Some time ago, a Dutch technology guru told me this sentence:
“Honestly, I'm amazed at what the Manifold page says. What happens is that I have never seen it in operation on a machine "
This week, Patrick Webber -of Spatial Knowledge- has made a reckless statement that has surely made the very beards of the creators of this tool tremble. Although they ... do not believe they have a beard, but I bring it to reflection to follow up on my Predicted — Tions this year.
What is the Manifold Problem?
Patrick is based on the theory of Geoffrey A. Moore, in his book "Crossing the Abyss”, Which outlines the life cycle that occurs in the adoption of computer products. One of those crucial stages is called Abyss (Chasm), where the software needs to sustain constant growth while being embraced by early-willed buyers, to avoid the risk of never reaching a representative segment of the market.
Patrick speaks clearly of how satisfied he is with the innovative level of Manifold's creator company, the pricing model, and the user collaboration on the forum. But it criticizes a quite delicate issue in the business format, because in that insistence of not having resellers or representatives other than on its own page, although it contributes to having a Acceptable price, It may be a funnel that is stopping growth.
To do this, it brings Manifold forum, where we show what we all suppose: People who have an 7x version find no reason to switch to the 8x and are waiting to see what happens with the 9x dream to decide whether to move or not. It can be total satisfaction, but if migrating represents only $ 50 per license, we would have to think about other drastic implications such as the irreversible format change, since -as an example- you cannot pass a .map from version 8 to 7 and it implies migrating all the existing licenses. What not to say about the built development or user manuals, which surely must have been elaborated because Manifold only offers the “help me"In his own way.
What could be happening, then, is that Manifold will continue to be that pretty rocket ship for geofumers but it can never have an appeal to ordinary users. They can justify themselves in whatever arguments they want -How sure are there- but scratching the nuts to ESRI requires more than having better software than ArcGIS -Which in many things is and many are-. You need to build community, have allies who also win, a geographic location in another language, non-token-based support, including "tech evangelists" and ironically even piracy.
At no time is the software demerited, but all at one time we have worked in normal companies, which to make a purchase require a human contact, from there a process of support, training and license renewal (all paid of course). the same Bentley Systems It has its barrier for managing its sales regionally, which works but delays transactions that, because they are not local currency, usually have an extra procedure. The case of Manifold should not say, that the purchase must be made online, with a credit card, starting with the fact that no average municipality and not all companies have one; And, for those of us who have experienced it, we know that purchases via bank transfer have their level of complexity in conventional environments.
Ah! I forgot about the support. A Manifold license comes with two Tokens, for only two questions to support. If you want more, pay for it; the idea is not bad, but it is necessary to see if it is functional. It is not that Chinear To people, but the three words of invitation when buying the software are not enough: "Install - Launch - Learn ", Because it will be difficult to convince a boss that in the operational plan of the new year it is necessary to leave a budget for 15 Tokens Or pay the publisher of geofumadas for a chat support :).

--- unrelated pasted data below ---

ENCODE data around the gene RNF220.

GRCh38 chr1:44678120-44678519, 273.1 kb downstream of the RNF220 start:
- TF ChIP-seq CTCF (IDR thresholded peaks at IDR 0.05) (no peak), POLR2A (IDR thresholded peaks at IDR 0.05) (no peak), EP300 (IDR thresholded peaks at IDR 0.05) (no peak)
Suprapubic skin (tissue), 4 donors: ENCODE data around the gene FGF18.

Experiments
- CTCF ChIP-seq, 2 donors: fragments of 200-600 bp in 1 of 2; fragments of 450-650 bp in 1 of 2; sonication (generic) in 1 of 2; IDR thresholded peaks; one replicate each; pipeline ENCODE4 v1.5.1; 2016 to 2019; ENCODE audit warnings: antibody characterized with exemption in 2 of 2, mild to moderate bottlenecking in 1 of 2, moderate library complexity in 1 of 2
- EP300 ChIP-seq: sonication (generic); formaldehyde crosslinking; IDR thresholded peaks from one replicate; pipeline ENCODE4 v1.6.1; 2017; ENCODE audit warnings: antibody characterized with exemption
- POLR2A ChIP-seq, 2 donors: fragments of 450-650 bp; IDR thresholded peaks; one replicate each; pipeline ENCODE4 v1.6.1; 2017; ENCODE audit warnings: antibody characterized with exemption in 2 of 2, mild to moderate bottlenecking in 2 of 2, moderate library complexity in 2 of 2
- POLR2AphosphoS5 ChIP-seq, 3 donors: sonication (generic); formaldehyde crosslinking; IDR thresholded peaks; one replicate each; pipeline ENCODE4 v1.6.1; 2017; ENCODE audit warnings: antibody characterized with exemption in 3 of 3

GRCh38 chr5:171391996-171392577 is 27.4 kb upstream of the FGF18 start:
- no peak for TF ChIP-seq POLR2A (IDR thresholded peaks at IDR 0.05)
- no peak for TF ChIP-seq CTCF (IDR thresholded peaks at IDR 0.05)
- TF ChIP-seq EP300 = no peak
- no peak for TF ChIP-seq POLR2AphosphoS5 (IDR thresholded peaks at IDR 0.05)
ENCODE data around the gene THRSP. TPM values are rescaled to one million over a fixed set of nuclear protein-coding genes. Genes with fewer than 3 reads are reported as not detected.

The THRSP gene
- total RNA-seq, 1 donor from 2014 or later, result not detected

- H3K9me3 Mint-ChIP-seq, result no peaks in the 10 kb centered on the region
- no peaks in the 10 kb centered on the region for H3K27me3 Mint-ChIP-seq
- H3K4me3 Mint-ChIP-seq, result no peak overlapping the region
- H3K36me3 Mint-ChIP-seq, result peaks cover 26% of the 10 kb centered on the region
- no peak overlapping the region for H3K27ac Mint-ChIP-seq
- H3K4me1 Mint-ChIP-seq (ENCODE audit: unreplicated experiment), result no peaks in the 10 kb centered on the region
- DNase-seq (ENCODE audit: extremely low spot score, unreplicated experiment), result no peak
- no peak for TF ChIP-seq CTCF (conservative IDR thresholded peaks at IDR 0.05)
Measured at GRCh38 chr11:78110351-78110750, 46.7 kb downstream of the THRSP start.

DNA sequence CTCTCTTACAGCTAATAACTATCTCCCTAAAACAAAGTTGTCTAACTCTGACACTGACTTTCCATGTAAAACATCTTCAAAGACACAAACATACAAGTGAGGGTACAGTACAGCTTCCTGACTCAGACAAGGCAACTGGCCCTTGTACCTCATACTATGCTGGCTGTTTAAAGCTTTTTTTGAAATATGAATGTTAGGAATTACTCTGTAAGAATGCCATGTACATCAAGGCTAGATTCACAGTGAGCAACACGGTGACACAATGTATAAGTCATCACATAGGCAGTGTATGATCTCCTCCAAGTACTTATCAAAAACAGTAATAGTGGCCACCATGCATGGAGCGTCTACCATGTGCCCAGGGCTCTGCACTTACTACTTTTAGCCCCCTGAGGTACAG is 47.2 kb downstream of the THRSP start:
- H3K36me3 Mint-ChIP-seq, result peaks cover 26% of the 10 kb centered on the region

Bottom line: Manifold is great software, but it's not growing. Although version 8 already exists in torrents, a sign that it is becoming popular, very few people on the web are talking about its capabilities, less about their satisfaction with the customer service model. If it continues like this, it will remain a toy for an exclusive group of experts and will lose popularity as a practical solution for GIS - which is what it is. And the final chapter of that type of novel, we all know it.
What to expect
Well, on the one hand Manifold's friends lower their arrogance. In particular, without demeaning the software that seems wonderful to me, that I use constantly and about which I have spoken up to my ears, I have seen responses to queries made in the forum that do not have the warmth of a salesperson but rather a president of the Bolivarian Alliance what does it say "This is my government, here I am, and if you do not like it, change the channel".
With apologies of course, for those who like that type of treatment and who visit me from the countries of the southern cone. But if in Gabriel Ortiz's forum –which is free- we have lost friends due to bad answers, what not to say in a space where the creators of the software –that is not free- respond.
One day I questioned her Advertising department, Another su Business ethics, and today, I insist on what some say: A good technician will not necessarily be a good manager, a good genius is just around the corner from being a lousy businessman. There are specialties, and any tech guru who becomes a software vendor is going to need a basic customer service course and primitive lessons from their marketer on what doesn't come in the .NET API.
What will happen to Manifold? That definitely depends on its creators. In my opinion, I think Patrick's warning should have a positive impact.